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# Requirements

# What is K Nearest Neighbors?

# How to measure distance?

# Using the NearestNeighbour Model

# How to improve?

# Conclusion

To follow this article and tutorial you will need to refer to the source code of the implementation of K Nearest Neighbors. I have implemented this algorithm and made it publicly availabe in github. You can get a copy of the code here: https://github.com/mhs321/MLModels. The K Nearest Neighbor Model is in the NearestNeighbour.py file contained in the MLModels package.

In addition it is ideal to use jupyter notebook or IPython as well as relevant version of numpy installed in your environment.

K Nearest Neighbors is a non-parameter model that can be used for classification or regression. In this article a classification model was implemented, however, the idea can be extended to solve for regression problems.

The way that K Nearest Neighbor works is that first the model remembers all the features and outputs of the training data. Then when you want to predict the class of an unseen event the model looks at the k closest neighbors to the location of the unseen event and chooses the class that is most frequently occurring within that neighborhood.

Often in our day to day lives we measure distance using the Euclidean distance method also known as the L2 norm. This is simply calculated by using the below equation:

$$\|x\|_2 = (\|x_1\|^2+\|x_2\|^2+\cdots+\|x_n\|^2)^\frac{1}{2}\tag{1}$$

What the above formula does is it squares every x, sums it up and then at the end takes the square root to get the Euclidean distance of the vector. Note the x on the left side of the equal sign represents a vector with n elements.

In mathematics, and in the K Nearest Neighbor Model there are various ways to measure distance. The various measures of distances are used in Lp spaces and the various measures are named p-norms or Lp-norms. The general formula to measure p-norms are:

$$\|x\|_p = (\|x_1\|^p+\|x_2\|^p+\cdots+\|x_n\|^p)^\frac{1}{p}\tag{2}$$

Now we know the various ways to measure distance, when running the algorithm you will need to make a choice of which distance to use. When predicting the algorithm will then measure the distance of the unseen element relative to all data in the training data. It will then choose the K nearest neighbors and find the class that is most commonly occuring in the K neighbors and classify the unseen event as the majority class.

If you have not done so get a copy of the source code from github and run a jupyter notebook / IPython terminal.

For this tutorial I will use the CIFAR10 dataset. You can read more about the data and download it from here: https://www.cs.toronto.edu/~kriz/cifar.html.

For this example you will need to import the following packages:

import numpy as np

import MLModels

from MLModels.NearestNeighbour import NearestNeighbor

import data_utils as utils

The utils package includes some useful utility functions to download the CIFAR10 data into a ready to use format for this model. You can load the data via the following command:

xtr, ytr, xte, yte = utils.load_CIFAR10('data/cifar-10-batches-py/')

I will assume that you extracted the data into the data/cifar-10-batches-py/ directory.

Currently the xtr and xte variables are numpy arrays of 4 dimensions. In order to use the NearestNeighbor model this will need to be flattened into a 1-D array.

Xtr_rows = xtr.reshape(xtr.shape[0], 32 * 32 * 3) # Xtr_rows becomes 50000 x 3072

Xte_rows = xte.reshape(xte.shape[0], 32 * 32 * 3) # Xte_rows becomes 10000 x 3072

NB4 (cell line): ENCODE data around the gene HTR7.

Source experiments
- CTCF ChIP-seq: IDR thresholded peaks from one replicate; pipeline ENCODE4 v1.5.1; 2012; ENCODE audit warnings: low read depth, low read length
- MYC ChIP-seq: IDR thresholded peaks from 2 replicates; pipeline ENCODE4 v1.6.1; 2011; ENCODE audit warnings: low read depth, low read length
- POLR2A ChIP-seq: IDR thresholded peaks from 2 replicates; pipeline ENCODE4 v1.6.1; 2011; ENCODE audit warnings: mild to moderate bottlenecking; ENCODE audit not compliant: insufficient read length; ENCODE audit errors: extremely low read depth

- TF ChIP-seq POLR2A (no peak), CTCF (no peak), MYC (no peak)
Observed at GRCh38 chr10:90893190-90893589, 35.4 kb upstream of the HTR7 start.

The next step is optional, but the KNN model is very slow when it comes to prediction as it needs to calculate the distance of each unseen event for each training dataset. So as the size of the data increases the algorithm will take longer to run exponentially. In the following steps I randomly select 1000 data from the test dataset to be used for prediction.

idx = np.random.randint(9999, size=1000)

xte_sample = Xte_rows[idx,:]

Next we will instantiate the Nearest Neighbor model and train the model using the training dataset.

nn = NearestNeighbor()

nn.train(Xtr_rows, ytr)

Next we will predict the test data using the default parameters to the predict method:

y_pred = nn.predict(xte_sample)

The default behaviour of predict is to choose the closest neighbor as the class to classify the test data and to use the L1 norm distance. You can adjust these parameters by adding additional parameters n (to determine Lp distance to use) and k (to determine how many of the closest neighbors to select).

Next we can see the accuracy by the following command:

print(nn.accuracy(y_pred, yte_sample)

For the random 100 images I used when I ran the code I got an accuracy of 44% using the nearest neighbor and L1 distance.

This is not great, but is not bad either as there are 10 possible classes so random guessing would on average achieve an accuracy of 10%.

Next I tried using the L2 norm to see if that would change things:

y_pred = nn.predict(xte_sample, 2)

This returned an accuracy of 40% which was a decline from the previous attempt.

What I hope became evident from the last section is that there are some parameters in the KNN model that will need to be fine tuned and optimized to achieve optimal results. The obvious one is the k parameter which looks at how many neighbors to use when classifying. The less you have the more flexible your model will be but the more variance it will have (Overfitting). The larger k is the less variance your model will have but more bias which represents underfitting the data.

At the end a trade off will need to be made trying to optimise bias and variance.

This concludes the tutorial on KNN model. Have a play around and see what values for n and p yields good results for yourself. Please leave your findings in the comments below.